LUCKY NUMBER SLEVINR
As a wise man once said, there's a fine line between stupid and clever. He could have been talking about Lucky Number Slevin, a twisty con-man thriller from British director Paul McGuigan (Gangster No. 1) and American TV writer Jason Smilovic (creator of the late, great ABC series "Karen Sisco") that unsteadily walks the narrow path dividing these two extremes. The film's cleverness can be glimpsed in the sly performances of the ensemble cast, which includes such dependable scene-stealers as Morgan Freeman and Stanley Tucci, as well as better-than-they've-been-before lightweights like Josh Hartnett and Lucy Liu. No matter how many times the labyrinthine plot doubles back on itself, these actors always seem perfectly clear on where things are going. Like the best cinematic con artists, they make the audience feel as if they're in on the scam, while always staying one step ahead of us.
Unfortunately, their efforts are regularly undermined by Smilovic's smug screenplay, which begins as a kind of irony-laden gloss on North by Northwest only to veer wildly into Oldboy territory in the final act. The movie opens with a roughly 15-minute prologue that features a wheelchair-bound man (Bruce Willis) giving an impromptu lecture on the Kansas City Shuffle-a classic con game that's built on the art of misdirection-to a bored youth while they sit an empty airport lounge. To illustrate his point, Willis recounts the grisly story of a family man who bet a bit too much money on the races and wound up paying off his debts with his life and the lives of his wife and young son. Of course, by the end of this sequence, it's made very clear that this whole tale was an elaborate misdirect that has nothing to do with the actual plot of the film. Or does it...?
From here, we're introduced to our Roger O. Thornhill, a dopey dork named Slevin (Hartnett) who is in New York City to visit his buddy Nick. He arrives at Nick's apartment only to find it empty, but decides to make himself at home anyway. That turns out to be a mistake when two burly enforcer types show up looking for his pal, who apparently owes a substantial amount of money to a gambling ring run by a notorious local kingpin. Even though Slevin repeatedly insists he's not the guy they're looking for, he is dragged before the Boss (Freeman) and presented with an offer he can't refuse: Kill the son of the Boss' archrival, the Rabbi (Ben Kingsley), and his debts will be forgiven. Turn the assignment down and he'll be the one that winds up taking a dirt nap. Slevin reluctantly accepts the job on Nick's behalf (what are friends for, right?), but his troubles don't end there. First the Rabbi catches wind that there's a new player in town and orders a meeting. Slevin then finds himself targeted by a group of New York's Finest, led by the tenacious Detective Brikowski (Tucci). To top it off, Willis' character re-enters the story and seems to be working with both crime bosses. Meanwhile, all Slevin really wants to do is hook up with Lindsay (Liu), the sexy morgue attendant who lives down the hall and has a thing for men of mystery.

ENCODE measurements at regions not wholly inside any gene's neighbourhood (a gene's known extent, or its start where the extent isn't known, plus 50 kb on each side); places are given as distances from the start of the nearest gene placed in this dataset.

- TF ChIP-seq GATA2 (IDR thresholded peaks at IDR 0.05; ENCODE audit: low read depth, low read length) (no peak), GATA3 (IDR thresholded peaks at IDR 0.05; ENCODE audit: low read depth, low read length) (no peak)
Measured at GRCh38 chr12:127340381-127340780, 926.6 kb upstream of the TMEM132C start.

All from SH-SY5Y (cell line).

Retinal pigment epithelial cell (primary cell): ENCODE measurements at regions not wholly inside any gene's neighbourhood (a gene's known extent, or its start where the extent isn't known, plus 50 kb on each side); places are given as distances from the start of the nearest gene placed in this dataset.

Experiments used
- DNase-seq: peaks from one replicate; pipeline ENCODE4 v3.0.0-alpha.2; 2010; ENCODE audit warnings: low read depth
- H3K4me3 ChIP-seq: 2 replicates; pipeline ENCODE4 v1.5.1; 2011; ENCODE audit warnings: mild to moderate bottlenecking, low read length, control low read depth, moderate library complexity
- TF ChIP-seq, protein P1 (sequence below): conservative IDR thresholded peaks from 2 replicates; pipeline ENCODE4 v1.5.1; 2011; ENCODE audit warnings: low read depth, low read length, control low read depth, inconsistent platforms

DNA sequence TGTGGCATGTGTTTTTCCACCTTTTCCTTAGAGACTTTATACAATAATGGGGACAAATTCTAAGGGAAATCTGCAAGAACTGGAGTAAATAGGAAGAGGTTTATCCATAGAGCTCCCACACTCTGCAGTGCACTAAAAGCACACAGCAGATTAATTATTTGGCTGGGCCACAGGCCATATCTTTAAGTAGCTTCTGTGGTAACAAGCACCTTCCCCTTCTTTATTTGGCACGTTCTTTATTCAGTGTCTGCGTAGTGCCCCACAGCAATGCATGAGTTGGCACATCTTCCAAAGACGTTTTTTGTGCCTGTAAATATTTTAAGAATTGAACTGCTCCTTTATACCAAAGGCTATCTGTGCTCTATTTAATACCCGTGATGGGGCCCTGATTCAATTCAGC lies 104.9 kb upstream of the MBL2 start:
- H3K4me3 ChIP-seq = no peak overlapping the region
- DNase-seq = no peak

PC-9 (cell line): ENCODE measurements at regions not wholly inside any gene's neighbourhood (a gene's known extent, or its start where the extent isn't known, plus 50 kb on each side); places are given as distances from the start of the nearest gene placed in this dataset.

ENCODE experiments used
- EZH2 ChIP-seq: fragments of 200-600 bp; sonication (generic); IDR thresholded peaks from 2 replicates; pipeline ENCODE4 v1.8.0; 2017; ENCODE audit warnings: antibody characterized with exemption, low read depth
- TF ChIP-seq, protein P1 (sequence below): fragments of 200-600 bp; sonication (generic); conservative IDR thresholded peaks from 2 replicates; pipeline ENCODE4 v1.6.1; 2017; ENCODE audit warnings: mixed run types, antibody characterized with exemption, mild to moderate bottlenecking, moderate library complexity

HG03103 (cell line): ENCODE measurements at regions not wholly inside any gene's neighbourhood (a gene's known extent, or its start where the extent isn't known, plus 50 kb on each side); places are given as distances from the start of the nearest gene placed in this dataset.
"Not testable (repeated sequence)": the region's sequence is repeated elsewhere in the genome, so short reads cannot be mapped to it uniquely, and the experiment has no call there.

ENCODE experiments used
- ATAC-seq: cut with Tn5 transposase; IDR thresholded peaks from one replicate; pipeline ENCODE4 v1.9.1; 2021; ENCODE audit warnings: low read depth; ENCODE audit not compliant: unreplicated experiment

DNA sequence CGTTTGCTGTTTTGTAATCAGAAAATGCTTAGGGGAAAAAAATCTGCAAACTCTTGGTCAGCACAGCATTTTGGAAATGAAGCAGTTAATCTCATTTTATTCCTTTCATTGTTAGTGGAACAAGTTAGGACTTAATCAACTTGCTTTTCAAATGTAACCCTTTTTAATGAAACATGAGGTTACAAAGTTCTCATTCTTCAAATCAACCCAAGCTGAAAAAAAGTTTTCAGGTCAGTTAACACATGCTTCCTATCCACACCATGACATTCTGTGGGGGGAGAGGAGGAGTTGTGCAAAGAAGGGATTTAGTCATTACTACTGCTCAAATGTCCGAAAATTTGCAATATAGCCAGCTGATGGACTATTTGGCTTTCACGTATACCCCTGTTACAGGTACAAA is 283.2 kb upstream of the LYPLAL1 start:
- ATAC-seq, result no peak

If you think all of this sounds silly, Smilovic and McGuigan would agree with you. So rather than hide the plot's many absurdities, they play them for laughs. As a result, the film's level of self-awareness almost ranks in the Charlie Kaufman territory. This approach is fun at first, particularly in the early scenes between Liu and Hartnett, which crackle with romantic chemistry. At the same time, Smilovic goes too far in letting us know he's in on the joke. He repeatedly parodies the language of the heist genre, throwing in lines like "His dreams were the stuff of pipes" or Freeman's impassioned discourse about the Shmoo, that pudgy cartoon blob of Al Capp and "Flintstones" fame. This sort of dialogue might have sounded amusing in his head, but it just comes across as overly self-satisfied-and more than a little dumb-onscreen. Worse still, the playfulness of the first half makes it difficult to swallow the jarring shift in tone that occurs in the movie's third act, which takes the story to a darker place than either Smilovic or Guigan are willing to go. In the end, Lucky Number Slevin is like that guy you knew in high school who seemed cool and interesting until he opened his mouth.